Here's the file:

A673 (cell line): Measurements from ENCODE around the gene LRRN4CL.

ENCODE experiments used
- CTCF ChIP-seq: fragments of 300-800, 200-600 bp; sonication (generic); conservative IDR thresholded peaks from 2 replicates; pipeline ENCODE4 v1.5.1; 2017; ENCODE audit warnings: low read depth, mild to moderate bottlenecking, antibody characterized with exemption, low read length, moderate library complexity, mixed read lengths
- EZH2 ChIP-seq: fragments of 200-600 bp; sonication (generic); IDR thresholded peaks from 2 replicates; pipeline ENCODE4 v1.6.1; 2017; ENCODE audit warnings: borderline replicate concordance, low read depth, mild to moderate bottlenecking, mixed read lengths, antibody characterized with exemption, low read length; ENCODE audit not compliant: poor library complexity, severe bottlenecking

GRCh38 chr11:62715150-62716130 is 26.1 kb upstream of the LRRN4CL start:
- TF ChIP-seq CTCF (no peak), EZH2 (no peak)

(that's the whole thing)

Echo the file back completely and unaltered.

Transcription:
A673 (cell line): Measurements from ENCODE around the gene LRRN4CL.

ENCODE experiments used
- CTCF ChIP-seq: fragments of 300-800, 200-600 bp; sonication (generic); conservative IDR thresholded peaks from 2 replicates; pipeline ENCODE4 v1.5.1; 2017; ENCODE audit warnings: low read depth, mild to moderate bottlenecking, antibody characterized with exemption, low read length, moderate library complexity, mixed read lengths
- EZH2 ChIP-seq: fragments of 200-600 bp; sonication (generic); IDR thresholded peaks from 2 replicates; pipeline ENCODE4 v1.6.1; 2017; ENCODE audit warnings: borderline replicate concordance, low read depth, mild to moderate bottlenecking, mixed read lengths, antibody characterized with exemption, low read length; ENCODE audit not compliant: poor library complexity, severe bottlenecking

GRCh38 chr11:62715150-62716130 is 26.1 kb upstream of the LRRN4CL start:
- TF ChIP-seq CTCF (no peak), EZH2 (no peak)